In Keith’s latest blog he began a discussion on business models that employs previously incarcerated individuals. This is an area I am also passionate about. I have mentioned before about the urban eco-village project I am part of here in Columbus Ohio. The founder of the Franklinton Homestead, Dr. Hottle, has a real passion for helping those in need, especially previously incarcerated individuals. So part of our project houses and employs folks who have been incarcerated and are now destitute because of the stigma they hold. Most of us are aware of the downward spiral that happens once an individual has become a felon. These folks help us rehab houses that we will eventually turn into co-houses. We are also working on some vocational rehabilitation, helping these individuals start their own handy person businesses. While I am not directly involved in this part of our project, it made me realize something about my neighborhood. There is a large untapped work force here.
I am writing this because I want to support the idea of helping previously incarcerated individuals get back to work. The danger and instability of the large neighborhood I live in comes from the high unemployment rates. I go out and talk with these folks and sometimes they even come into the gardens and ask for work. From my observation, we need to get these folks to work as a commitment to improving society. I think an unfortunate result of our judicial system is that it has a way of destabilizing our communities by making people ineligible to work. I see firsthand the results of this, which include the creation of very dangerous areas of my city including my neighborhood where people are actually afraid to go outside. The creation of programs to put these people to work will be the future, and I believe social entrepreneurs have an opportunity to lead the way in this movement.
MLS in Social Entrepreneurship
PhD Student in Public Administration
1) Web address
Hello, readers. In my last post, I shared some information about my third free online social entrepreneurship course that starts on October 29, 2014. This is a five week course available to anyone anywhere in the world with access to the Internet. For those interested, we have a web site set up to share information about that course, as well as provide a link to register. If you know of anyone who might be interested in this free course, would you please share the following web address with them? Thanks very much.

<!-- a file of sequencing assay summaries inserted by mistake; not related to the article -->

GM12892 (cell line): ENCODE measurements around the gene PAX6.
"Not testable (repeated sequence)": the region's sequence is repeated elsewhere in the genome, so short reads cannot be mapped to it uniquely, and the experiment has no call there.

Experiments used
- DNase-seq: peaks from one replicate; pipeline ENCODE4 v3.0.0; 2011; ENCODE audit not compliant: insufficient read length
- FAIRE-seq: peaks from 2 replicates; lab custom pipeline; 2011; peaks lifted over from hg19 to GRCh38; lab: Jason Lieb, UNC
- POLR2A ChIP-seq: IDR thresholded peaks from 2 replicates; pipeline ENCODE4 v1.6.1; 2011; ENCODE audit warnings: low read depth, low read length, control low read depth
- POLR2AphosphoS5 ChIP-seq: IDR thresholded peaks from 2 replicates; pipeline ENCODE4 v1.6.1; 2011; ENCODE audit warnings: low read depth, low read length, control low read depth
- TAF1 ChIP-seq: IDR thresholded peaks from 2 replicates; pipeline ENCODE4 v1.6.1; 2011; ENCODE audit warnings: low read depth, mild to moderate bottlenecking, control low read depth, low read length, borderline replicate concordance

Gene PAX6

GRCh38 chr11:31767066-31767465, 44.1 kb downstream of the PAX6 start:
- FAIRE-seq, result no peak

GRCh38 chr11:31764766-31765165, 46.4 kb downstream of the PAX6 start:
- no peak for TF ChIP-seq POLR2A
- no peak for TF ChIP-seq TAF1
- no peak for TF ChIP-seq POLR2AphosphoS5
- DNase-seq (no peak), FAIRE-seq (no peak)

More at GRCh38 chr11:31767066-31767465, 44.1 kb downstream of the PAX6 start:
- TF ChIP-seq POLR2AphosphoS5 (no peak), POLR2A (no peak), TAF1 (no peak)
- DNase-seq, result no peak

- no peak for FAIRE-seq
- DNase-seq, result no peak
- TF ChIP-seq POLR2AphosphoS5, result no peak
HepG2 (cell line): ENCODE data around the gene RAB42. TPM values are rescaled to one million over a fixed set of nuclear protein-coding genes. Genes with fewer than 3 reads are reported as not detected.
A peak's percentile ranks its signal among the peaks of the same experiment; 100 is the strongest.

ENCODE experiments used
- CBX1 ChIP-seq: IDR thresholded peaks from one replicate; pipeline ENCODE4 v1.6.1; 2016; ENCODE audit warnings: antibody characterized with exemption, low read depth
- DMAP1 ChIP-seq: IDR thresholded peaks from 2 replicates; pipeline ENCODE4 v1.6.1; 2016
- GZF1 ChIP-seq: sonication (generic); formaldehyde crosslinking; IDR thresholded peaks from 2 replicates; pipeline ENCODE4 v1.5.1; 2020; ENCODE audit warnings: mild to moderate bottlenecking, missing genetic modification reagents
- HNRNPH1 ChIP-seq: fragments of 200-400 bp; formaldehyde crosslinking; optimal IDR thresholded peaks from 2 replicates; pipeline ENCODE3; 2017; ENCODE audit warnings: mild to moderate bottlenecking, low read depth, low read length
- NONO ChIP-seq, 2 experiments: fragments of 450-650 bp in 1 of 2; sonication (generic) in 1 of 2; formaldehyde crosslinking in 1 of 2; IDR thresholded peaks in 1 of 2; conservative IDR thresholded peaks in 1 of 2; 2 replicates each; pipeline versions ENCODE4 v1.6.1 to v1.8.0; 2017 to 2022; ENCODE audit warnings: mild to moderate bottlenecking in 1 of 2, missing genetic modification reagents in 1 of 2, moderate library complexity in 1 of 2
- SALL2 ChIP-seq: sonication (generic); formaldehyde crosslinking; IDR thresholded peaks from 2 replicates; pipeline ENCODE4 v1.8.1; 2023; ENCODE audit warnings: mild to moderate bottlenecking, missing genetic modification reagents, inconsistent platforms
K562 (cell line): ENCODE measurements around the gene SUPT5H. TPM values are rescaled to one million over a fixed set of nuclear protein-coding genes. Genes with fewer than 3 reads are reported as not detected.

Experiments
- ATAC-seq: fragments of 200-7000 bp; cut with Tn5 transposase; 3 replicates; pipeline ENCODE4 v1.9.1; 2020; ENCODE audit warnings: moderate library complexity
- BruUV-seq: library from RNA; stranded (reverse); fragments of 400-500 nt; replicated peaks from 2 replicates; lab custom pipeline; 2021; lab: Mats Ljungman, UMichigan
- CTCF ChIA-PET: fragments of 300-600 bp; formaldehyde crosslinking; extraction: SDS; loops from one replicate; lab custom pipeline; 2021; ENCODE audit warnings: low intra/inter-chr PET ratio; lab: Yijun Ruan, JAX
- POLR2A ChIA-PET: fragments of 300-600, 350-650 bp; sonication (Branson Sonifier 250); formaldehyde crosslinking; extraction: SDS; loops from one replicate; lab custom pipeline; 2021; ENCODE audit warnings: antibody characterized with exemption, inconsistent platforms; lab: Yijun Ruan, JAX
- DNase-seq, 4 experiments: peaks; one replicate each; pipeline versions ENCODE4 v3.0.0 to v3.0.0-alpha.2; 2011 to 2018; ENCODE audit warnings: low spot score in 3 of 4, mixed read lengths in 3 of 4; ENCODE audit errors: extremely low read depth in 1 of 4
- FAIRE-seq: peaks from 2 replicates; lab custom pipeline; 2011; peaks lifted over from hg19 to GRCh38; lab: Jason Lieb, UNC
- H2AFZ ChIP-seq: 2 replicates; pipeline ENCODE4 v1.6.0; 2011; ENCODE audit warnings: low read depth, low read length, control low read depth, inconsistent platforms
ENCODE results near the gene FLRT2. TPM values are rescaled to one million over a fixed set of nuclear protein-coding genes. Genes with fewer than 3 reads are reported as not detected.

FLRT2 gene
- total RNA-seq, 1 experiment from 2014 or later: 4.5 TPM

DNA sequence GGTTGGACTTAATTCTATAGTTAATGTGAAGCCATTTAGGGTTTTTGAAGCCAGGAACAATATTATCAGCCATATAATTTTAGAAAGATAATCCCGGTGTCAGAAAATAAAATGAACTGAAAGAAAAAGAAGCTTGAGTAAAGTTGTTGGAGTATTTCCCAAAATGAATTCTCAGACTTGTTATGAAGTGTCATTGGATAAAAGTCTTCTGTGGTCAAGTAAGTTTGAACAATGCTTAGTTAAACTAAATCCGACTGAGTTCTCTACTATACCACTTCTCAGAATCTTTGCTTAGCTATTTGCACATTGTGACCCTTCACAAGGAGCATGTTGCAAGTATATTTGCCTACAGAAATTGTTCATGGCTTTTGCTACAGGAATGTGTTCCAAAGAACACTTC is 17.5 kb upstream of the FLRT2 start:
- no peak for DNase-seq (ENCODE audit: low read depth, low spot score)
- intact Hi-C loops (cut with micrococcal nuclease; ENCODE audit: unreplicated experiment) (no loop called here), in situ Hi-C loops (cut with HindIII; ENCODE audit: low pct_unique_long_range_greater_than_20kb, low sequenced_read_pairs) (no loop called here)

2) A simple example of for-profit social entrepreneurship
I was in a small manufacturing business in another state a couple months ago, one with around 10 employees. This business manufactures sport fishing boats, and they had some used boats I was looking at. The owner of the business was very friendly, and he asked me my profession, and then what I teach at my university. I told him that my focus is courses that help students start projects to help others in need. His face lit up, and he started to tell me about something he is doing in his business.
He said there have been several people who have been in prison ask him for a job building his boats. He told me he took a chance on one person a while back, and this person has been an exceptional worker. The owner of the business said, “This person didn’t know I knew he had been in prison, and one day I told him that I knew about that, and he could relax and not be afraid I would find out and then fire him. I told this worker that it doesn’t matter to me that you were in prison because you are such a good worker.”
This business owner then went on to tell me that he has hired another person who had been in prison, and that these two men are very appreciative of the opportunity to have a job. The business owner said, “These men seem to have built a very strong commitment to this business, and I have a strong commitment to them because of their high quality of work.”
It seems to me that this small business owner has started a small social entrepreneurship project within his business. He likes helping these men who have difficulty finding a job, he likes the strong commitment they have to his business, and he likes the work they perform.
For-profit businesses sometimes work to help a certain category of people in need, as well as work to make a profit. This social conscience within for-profit businesses to try to help people in need is very special. Although in my work I focus on nonprofit social entrepreneurship, there is a big for-profit world out there also making important contributions.
Thank you for reading our small blog.
Best regards. – Keith
Hello, all. Before I share information about a free social entrepreneurship course I am teaching, I want to thank Kevin Wilson for the last few posts on this blog site. Kevin brings an important perspective to this site, and he will continue making frequent contributions. Thanks, Kevin!